A roundup of everything new millennials have been accused of in 2016
After covering the latest millennial news for the past year, today we bring you a very special roundup of everything new that Gen Y has been blamed for in 2016, ranging from peculiar research findings to implied accusations.
1. Millennials do not seem to be rushing to the altar anytime soon. A report issued earlier this year by American research-based global consulting company Gallup Analytics revealed that millennials are delaying marriage longer than any generation before them due for the most part to growing financial challenges and shifting socio-cultural parameters, without nevertheless putting it off indefinitely.
2. Millennials’ votes were the hardest to win in the U.S. elections. A Pew Research Center poll revealed that millennials, known to be the most educated yet most financially challenged age cohort, hold the highest levels of political and religious disaffiliation recorded for any generation that the center has been polling on these topics in the quarter-century, which made their votes the most difficult to lure in the presidential elections.
3. Millennials don’t know what fabric softener is. An article published in the Wall Street Journal in December accused millennials of dragging down fabric softener sales to an all-time low based on data originating from consumer goods giant P&G whose most prominent liquid softener brand Downy has witnessed a blistering 26 percent decline in sales between 2007 and 2015 in the U.S. market.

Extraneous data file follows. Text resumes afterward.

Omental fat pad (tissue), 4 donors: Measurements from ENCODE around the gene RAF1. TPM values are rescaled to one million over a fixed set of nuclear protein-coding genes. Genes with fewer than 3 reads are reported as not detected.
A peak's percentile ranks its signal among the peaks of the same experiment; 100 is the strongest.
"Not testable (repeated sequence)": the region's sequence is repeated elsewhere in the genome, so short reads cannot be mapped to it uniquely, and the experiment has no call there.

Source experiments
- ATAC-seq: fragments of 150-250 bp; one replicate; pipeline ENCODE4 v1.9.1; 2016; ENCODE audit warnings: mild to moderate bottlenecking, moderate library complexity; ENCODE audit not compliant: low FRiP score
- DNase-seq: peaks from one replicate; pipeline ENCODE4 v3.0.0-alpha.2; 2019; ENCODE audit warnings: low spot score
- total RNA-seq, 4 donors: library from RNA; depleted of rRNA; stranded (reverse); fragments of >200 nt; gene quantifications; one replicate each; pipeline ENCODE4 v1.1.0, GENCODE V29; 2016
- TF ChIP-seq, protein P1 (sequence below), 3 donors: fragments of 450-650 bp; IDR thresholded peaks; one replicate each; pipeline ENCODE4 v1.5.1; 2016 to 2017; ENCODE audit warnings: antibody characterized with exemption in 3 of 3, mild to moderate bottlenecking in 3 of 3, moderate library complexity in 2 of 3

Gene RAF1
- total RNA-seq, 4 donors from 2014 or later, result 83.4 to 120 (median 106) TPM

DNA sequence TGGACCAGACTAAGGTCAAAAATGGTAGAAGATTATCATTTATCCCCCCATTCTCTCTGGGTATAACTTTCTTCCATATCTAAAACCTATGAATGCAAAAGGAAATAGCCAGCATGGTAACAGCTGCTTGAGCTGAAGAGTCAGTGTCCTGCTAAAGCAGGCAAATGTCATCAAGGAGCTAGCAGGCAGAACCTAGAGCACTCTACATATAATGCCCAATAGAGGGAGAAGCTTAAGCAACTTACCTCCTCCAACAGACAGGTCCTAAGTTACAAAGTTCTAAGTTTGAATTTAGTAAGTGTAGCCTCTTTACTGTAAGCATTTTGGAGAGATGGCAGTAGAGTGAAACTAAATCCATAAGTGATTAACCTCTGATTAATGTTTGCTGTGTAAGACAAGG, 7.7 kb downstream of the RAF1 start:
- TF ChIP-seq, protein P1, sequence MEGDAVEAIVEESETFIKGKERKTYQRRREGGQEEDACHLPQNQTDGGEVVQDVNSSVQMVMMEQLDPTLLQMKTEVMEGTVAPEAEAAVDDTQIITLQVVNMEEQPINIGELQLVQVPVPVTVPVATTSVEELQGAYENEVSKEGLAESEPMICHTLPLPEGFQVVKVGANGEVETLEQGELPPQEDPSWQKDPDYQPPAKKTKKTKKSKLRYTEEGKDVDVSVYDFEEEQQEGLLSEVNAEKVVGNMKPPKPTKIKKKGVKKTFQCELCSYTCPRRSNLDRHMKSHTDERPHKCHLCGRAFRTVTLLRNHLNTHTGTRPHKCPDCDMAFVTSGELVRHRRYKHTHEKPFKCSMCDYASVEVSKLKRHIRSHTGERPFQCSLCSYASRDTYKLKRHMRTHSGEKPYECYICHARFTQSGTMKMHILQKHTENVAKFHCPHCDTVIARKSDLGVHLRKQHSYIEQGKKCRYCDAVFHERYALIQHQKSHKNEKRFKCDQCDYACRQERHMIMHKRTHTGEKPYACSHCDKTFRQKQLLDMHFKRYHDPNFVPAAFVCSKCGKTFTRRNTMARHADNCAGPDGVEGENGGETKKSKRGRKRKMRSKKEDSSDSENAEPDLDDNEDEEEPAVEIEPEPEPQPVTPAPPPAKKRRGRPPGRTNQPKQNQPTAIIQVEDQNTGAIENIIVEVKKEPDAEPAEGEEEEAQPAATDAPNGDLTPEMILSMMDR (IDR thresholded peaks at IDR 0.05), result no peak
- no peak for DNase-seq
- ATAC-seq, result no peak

4. Millennials’ excessive coffee consumption could be leading to a global supply crisis. A Bloomberg report released in November outlined the impact of millennials’ fast-growing coffee intake on java supplies among the world’s biggest producers, explaining that ever-increasing demand on the beverage is in fact inducing a shortage of supplies that threatens to affect coffee prices on the long run.
5. Millennials are not actively seeking career promotions. A study conducted by PwC in conjunction with the University of Southern California and the London Business School proved that millennials, unlike previous generations, are not willing to sacrifice their work-life balance for the sake of rapid professional advancement and would go as far as sacrificing some of their pay/slowing down the pace of their promotion to enjoy fewer work hours.